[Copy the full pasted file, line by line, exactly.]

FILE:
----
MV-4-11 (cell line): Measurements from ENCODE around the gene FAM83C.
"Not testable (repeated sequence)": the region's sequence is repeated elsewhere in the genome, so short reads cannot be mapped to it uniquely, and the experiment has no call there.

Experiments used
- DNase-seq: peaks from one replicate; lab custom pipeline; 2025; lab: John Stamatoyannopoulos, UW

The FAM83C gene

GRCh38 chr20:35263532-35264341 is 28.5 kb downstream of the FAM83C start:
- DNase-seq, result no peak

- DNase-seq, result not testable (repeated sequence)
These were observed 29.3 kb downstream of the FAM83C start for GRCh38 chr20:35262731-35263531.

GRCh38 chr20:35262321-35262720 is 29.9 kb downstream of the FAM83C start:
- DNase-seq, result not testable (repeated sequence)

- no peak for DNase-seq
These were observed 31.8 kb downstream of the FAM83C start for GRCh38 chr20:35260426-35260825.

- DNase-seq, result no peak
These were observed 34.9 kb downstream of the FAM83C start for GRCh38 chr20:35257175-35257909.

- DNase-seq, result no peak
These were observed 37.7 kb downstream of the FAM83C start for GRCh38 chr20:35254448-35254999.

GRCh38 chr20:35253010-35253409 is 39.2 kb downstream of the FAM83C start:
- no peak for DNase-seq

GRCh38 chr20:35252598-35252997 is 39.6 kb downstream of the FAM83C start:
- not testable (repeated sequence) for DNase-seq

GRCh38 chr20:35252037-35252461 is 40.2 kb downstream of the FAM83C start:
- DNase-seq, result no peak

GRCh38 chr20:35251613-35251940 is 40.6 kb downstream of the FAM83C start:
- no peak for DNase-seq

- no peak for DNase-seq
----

MV-4-11 (cell line): Measurements from ENCODE around the gene FAM83C.
"Not testable (repeated sequence)": the region's sequence is repeated elsewhere in the genome, so short reads cannot be mapped to it uniquely, and the experiment has no call there.

Experiments used
- DNase-seq: peaks from one replicate; lab custom pipeline; 2025; lab: John Stamatoyannopoulos, UW

The FAM83C gene

GRCh38 chr20:35263532-35264341 is 28.5 kb downstream of the FAM83C start:
- DNase-seq, result no peak

- DNase-seq, result not testable (repeated sequence)
These were observed 29.3 kb downstream of the FAM83C start for GRCh38 chr20:35262731-35263531.

GRCh38 chr20:35262321-35262720 is 29.9 kb downstream of the FAM83C start:
- DNase-seq, result not testable (repeated sequence)

- no peak for DNase-seq
These were observed 31.8 kb downstream of the FAM83C start for GRCh38 chr20:35260426-35260825.

- DNase-seq, result no peak
These were observed 34.9 kb downstream of the FAM83C start for GRCh38 chr20:35257175-35257909.

- DNase-seq, result no peak
These were observed 37.7 kb downstream of the FAM83C start for GRCh38 chr20:35254448-35254999.

GRCh38 chr20:35253010-35253409 is 39.2 kb downstream of the FAM83C start:
- no peak for DNase-seq

GRCh38 chr20:35252598-35252997 is 39.6 kb downstream of the FAM83C start:
- not testable (repeated sequence) for DNase-seq

GRCh38 chr20:35252037-35252461 is 40.2 kb downstream of the FAM83C start:
- DNase-seq, result no peak

GRCh38 chr20:35251613-35251940 is 40.6 kb downstream of the FAM83C start:
- no peak for DNase-seq

- no peak for DNase-seq